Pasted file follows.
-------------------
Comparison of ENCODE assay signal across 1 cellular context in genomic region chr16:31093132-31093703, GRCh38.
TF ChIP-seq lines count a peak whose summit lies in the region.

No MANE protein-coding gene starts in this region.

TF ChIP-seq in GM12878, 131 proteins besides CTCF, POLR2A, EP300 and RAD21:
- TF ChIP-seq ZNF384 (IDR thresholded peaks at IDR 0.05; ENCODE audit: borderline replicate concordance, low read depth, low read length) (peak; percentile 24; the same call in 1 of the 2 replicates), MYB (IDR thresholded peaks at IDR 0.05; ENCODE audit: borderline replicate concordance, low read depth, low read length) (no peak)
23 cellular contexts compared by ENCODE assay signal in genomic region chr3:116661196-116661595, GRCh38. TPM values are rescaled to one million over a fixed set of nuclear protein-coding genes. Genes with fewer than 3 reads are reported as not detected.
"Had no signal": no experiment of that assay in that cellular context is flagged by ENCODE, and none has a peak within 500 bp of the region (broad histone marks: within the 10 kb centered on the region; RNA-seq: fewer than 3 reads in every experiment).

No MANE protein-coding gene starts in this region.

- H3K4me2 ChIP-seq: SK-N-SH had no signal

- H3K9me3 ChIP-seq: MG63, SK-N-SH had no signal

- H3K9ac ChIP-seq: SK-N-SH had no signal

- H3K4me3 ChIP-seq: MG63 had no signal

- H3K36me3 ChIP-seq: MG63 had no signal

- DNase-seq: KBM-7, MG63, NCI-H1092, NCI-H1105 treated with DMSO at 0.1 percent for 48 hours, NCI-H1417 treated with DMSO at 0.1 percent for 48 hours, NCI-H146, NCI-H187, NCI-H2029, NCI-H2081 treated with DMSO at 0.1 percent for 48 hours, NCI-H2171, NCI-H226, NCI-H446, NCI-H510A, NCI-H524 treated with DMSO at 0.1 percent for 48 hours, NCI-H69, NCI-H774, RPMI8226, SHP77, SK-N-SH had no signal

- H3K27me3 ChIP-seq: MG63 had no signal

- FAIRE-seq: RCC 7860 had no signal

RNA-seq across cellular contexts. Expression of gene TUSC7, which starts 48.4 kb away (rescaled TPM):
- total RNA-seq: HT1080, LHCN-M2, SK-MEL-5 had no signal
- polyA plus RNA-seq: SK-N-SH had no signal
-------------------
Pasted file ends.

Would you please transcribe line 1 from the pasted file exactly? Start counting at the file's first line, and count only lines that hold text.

Comparison of ENCODE assay signal across 1 cellular context in genomic region chr16:31093132-31093703, GRCh38.